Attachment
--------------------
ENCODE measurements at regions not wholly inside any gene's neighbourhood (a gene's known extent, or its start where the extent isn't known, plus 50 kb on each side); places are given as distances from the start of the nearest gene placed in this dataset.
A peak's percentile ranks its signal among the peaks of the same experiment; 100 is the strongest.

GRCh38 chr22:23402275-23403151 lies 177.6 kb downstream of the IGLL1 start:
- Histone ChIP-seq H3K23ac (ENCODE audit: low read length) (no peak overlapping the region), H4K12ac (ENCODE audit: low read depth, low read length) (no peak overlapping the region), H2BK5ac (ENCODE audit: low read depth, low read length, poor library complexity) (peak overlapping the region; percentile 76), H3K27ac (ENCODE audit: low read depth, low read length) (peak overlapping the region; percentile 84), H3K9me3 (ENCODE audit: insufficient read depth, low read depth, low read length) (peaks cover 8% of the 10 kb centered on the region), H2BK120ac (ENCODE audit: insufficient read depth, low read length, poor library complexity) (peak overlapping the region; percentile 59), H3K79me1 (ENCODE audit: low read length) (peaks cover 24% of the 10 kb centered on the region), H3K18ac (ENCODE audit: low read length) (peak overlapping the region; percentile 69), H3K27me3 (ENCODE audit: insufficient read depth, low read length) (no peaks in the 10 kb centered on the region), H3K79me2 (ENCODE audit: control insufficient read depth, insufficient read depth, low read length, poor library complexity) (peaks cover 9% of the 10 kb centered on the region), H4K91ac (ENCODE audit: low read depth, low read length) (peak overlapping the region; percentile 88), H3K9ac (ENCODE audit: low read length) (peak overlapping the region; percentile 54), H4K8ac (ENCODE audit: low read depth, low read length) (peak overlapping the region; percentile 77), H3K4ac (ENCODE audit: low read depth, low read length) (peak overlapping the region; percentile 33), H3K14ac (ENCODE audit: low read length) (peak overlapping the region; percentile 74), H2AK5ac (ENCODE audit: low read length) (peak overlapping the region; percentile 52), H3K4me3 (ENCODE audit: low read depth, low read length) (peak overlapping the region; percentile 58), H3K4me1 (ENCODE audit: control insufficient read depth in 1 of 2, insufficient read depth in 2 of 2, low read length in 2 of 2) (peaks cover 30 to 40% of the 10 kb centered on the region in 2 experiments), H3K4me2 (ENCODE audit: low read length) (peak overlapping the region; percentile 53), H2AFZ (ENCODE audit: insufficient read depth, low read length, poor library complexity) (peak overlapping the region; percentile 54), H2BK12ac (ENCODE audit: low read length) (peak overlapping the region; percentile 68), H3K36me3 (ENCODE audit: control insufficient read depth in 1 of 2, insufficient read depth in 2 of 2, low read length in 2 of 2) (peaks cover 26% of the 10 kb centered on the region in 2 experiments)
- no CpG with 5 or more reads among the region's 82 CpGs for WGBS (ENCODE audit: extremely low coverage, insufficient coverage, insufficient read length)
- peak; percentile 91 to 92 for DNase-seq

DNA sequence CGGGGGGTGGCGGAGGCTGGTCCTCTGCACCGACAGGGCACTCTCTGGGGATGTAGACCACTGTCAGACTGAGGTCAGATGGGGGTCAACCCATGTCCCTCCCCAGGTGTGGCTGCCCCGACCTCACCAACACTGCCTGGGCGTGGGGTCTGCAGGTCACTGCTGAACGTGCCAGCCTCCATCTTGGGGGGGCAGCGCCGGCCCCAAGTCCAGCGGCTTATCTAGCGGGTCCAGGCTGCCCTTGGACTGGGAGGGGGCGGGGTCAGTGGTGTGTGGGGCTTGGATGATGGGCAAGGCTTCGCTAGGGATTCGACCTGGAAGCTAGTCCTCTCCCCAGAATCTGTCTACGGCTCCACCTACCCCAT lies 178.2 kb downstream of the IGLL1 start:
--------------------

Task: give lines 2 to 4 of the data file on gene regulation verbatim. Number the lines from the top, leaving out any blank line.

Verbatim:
A peak's percentile ranks its signal among the peaks of the same experiment; 100 is the strongest.

GRCh38 chr22:23402275-23403151 lies 177.6 kb downstream of the IGLL1 start:
- Histone ChIP-seq H3K23ac (ENCODE audit: low read length) (no peak overlapping the region), H4K12ac (ENCODE audit: low read depth, low read length) (no peak overlapping the region), H2BK5ac (ENCODE audit: low read depth, low read length, poor library complexity) (peak overlapping the region; percentile 76), H3K27ac (ENCODE audit: low read depth, low read length) (peak overlapping the region; percentile 84), H3K9me3 (ENCODE audit: insufficient read depth, low read depth, low read length) (peaks cover 8% of the 10 kb centered on the region), H2BK120ac (ENCODE audit: insufficient read depth, low read length, poor library complexity) (peak overlapping the region; percentile 59), H3K79me1 (ENCODE audit: low read length) (peaks cover 24% of the 10 kb centered on the region), H3K18ac (ENCODE audit: low read length) (peak overlapping the region; percentile 69), H3K27me3 (ENCODE audit: insufficient read depth, low read length) (no peaks in the 10 kb centered on the region), H3K79me2 (ENCODE audit: control insufficient read depth, insufficient read depth, low read length, poor library complexity) (peaks cover 9% of the 10 kb centered on the region), H4K91ac (ENCODE audit: low read depth, low read length) (peak overlapping the region; percentile 88), H3K9ac (ENCODE audit: low read length) (peak overlapping the region; percentile 54), H4K8ac (ENCODE audit: low read depth, low read length) (peak overlapping the region; percentile 77), H3K4ac (ENCODE audit: low read depth, low read length) (peak overlapping the region; percentile 33), H3K14ac (ENCODE audit: low read length) (peak overlapping the region; percentile 74), H2AK5ac (ENCODE audit: low read length) (peak overlapping the region; percentile 52), H3K4me3 (ENCODE audit: low read depth, low read length) (peak overlapping the region; percentile 58), H3K4me1 (ENCODE audit: control insufficient read depth in 1 of 2, insufficient read depth in 2 of 2, low read length in 2 of 2) (peaks cover 30 to 40% of the 10 kb centered on the region in 2 experiments), H3K4me2 (ENCODE audit: low read length) (peak overlapping the region; percentile 53), H2AFZ (ENCODE audit: insufficient read depth, low read length, poor library complexity) (peak overlapping the region; percentile 54), H2BK12ac (ENCODE audit: low read length) (peak overlapping the region; percentile 68), H3K36me3 (ENCODE audit: control insufficient read depth in 1 of 2, insufficient read depth in 2 of 2, low read length in 2 of 2) (peaks cover 26% of the 10 kb centered on the region in 2 experiments)